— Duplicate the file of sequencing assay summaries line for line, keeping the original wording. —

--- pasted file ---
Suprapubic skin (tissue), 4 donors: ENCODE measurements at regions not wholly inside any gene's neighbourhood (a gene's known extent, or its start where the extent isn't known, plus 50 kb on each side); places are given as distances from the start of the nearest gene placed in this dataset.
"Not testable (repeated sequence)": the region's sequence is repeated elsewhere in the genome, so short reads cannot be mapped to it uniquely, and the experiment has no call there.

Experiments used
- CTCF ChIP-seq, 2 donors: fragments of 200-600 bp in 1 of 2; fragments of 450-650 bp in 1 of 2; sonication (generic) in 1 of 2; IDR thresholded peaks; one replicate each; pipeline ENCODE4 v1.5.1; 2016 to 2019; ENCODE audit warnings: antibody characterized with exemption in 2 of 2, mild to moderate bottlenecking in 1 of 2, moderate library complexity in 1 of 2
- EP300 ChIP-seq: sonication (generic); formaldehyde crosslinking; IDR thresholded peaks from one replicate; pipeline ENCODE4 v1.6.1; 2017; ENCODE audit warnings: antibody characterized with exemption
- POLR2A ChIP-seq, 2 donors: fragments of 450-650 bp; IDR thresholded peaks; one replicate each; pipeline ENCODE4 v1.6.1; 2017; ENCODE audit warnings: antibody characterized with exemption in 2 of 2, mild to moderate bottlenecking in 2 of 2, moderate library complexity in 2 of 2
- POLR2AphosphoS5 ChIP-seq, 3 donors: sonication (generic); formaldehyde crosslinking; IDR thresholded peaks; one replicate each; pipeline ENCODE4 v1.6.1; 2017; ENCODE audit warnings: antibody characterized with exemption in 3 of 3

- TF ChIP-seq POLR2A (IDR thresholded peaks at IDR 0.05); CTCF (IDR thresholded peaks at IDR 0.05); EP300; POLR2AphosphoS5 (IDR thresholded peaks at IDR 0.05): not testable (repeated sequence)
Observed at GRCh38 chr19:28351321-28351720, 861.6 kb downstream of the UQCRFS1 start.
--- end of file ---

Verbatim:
Suprapubic skin (tissue), 4 donors: ENCODE measurements at regions not wholly inside any gene's neighbourhood (a gene's known extent, or its start where the extent isn't known, plus 50 kb on each side); places are given as distances from the start of the nearest gene placed in this dataset.
"Not testable (repeated sequence)": the region's sequence is repeated elsewhere in the genome, so short reads cannot be mapped to it uniquely, and the experiment has no call there.

Experiments used
- CTCF ChIP-seq, 2 donors: fragments of 200-600 bp in 1 of 2; fragments of 450-650 bp in 1 of 2; sonication (generic) in 1 of 2; IDR thresholded peaks; one replicate each; pipeline ENCODE4 v1.5.1; 2016 to 2019; ENCODE audit warnings: antibody characterized with exemption in 2 of 2, mild to moderate bottlenecking in 1 of 2, moderate library complexity in 1 of 2
- EP300 ChIP-seq: sonication (generic); formaldehyde crosslinking; IDR thresholded peaks from one replicate; pipeline ENCODE4 v1.6.1; 2017; ENCODE audit warnings: antibody characterized with exemption
- POLR2A ChIP-seq, 2 donors: fragments of 450-650 bp; IDR thresholded peaks; one replicate each; pipeline ENCODE4 v1.6.1; 2017; ENCODE audit warnings: antibody characterized with exemption in 2 of 2, mild to moderate bottlenecking in 2 of 2, moderate library complexity in 2 of 2
- POLR2AphosphoS5 ChIP-seq, 3 donors: sonication (generic); formaldehyde crosslinking; IDR thresholded peaks; one replicate each; pipeline ENCODE4 v1.6.1; 2017; ENCODE audit warnings: antibody characterized with exemption in 3 of 3

- TF ChIP-seq POLR2A (IDR thresholded peaks at IDR 0.05); CTCF (IDR thresholded peaks at IDR 0.05); EP300; POLR2AphosphoS5 (IDR thresholded peaks at IDR 0.05): not testable (repeated sequence)
Observed at GRCh38 chr19:28351321-28351720, 861.6 kb downstream of the UQCRFS1 start.